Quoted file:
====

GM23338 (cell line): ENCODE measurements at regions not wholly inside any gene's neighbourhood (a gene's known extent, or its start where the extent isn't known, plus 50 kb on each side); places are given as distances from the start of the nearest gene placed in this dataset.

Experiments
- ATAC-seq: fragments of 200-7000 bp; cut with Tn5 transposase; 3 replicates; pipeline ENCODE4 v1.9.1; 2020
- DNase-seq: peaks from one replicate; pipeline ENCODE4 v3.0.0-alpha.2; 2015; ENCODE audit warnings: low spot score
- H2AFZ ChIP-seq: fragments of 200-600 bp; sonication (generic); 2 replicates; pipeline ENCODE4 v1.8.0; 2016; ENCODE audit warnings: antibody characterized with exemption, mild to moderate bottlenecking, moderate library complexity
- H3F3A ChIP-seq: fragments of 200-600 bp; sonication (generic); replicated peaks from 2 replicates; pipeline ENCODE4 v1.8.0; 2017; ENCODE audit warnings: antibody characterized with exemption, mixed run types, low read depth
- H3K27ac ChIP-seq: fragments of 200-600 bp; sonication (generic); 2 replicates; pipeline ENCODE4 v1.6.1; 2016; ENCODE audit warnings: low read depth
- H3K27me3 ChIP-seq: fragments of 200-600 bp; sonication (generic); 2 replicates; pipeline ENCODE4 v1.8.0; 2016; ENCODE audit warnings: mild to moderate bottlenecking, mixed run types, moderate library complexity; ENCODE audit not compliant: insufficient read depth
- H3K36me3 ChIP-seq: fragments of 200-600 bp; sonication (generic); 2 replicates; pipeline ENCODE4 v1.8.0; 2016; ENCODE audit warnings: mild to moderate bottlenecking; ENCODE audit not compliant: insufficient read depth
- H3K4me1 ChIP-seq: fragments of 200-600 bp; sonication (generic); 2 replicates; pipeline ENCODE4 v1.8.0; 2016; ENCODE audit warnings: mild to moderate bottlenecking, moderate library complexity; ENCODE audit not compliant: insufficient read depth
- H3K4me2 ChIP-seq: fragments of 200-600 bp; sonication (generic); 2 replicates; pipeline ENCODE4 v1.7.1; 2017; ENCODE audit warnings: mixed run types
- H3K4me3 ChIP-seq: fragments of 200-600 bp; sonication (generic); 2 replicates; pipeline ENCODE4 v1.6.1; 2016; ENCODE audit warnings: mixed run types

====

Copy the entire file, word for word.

GM23338 (cell line): ENCODE measurements at regions not wholly inside any gene's neighbourhood (a gene's known extent, or its start where the extent isn't known, plus 50 kb on each side); places are given as distances from the start of the nearest gene placed in this dataset.

Experiments
- ATAC-seq: fragments of 200-7000 bp; cut with Tn5 transposase; 3 replicates; pipeline ENCODE4 v1.9.1; 2020
- DNase-seq: peaks from one replicate; pipeline ENCODE4 v3.0.0-alpha.2; 2015; ENCODE audit warnings: low spot score
- H2AFZ ChIP-seq: fragments of 200-600 bp; sonication (generic); 2 replicates; pipeline ENCODE4 v1.8.0; 2016; ENCODE audit warnings: antibody characterized with exemption, mild to moderate bottlenecking, moderate library complexity
- H3F3A ChIP-seq: fragments of 200-600 bp; sonication (generic); replicated peaks from 2 replicates; pipeline ENCODE4 v1.8.0; 2017; ENCODE audit warnings: antibody characterized with exemption, mixed run types, low read depth
- H3K27ac ChIP-seq: fragments of 200-600 bp; sonication (generic); 2 replicates; pipeline ENCODE4 v1.6.1; 2016; ENCODE audit warnings: low read depth
- H3K27me3 ChIP-seq: fragments of 200-600 bp; sonication (generic); 2 replicates; pipeline ENCODE4 v1.8.0; 2016; ENCODE audit warnings: mild to moderate bottlenecking, mixed run types, moderate library complexity; ENCODE audit not compliant: insufficient read depth
- H3K36me3 ChIP-seq: fragments of 200-600 bp; sonication (generic); 2 replicates; pipeline ENCODE4 v1.8.0; 2016; ENCODE audit warnings: mild to moderate bottlenecking; ENCODE audit not compliant: insufficient read depth
- H3K4me1 ChIP-seq: fragments of 200-600 bp; sonication (generic); 2 replicates; pipeline ENCODE4 v1.8.0; 2016; ENCODE audit warnings: mild to moderate bottlenecking, moderate library complexity; ENCODE audit not compliant: insufficient read depth
- H3K4me2 ChIP-seq: fragments of 200-600 bp; sonication (generic); 2 replicates; pipeline ENCODE4 v1.7.1; 2017; ENCODE audit warnings: mixed run types
- H3K4me3 ChIP-seq: fragments of 200-600 bp; sonication (generic); 2 replicates; pipeline ENCODE4 v1.6.1; 2016; ENCODE audit warnings: mixed run types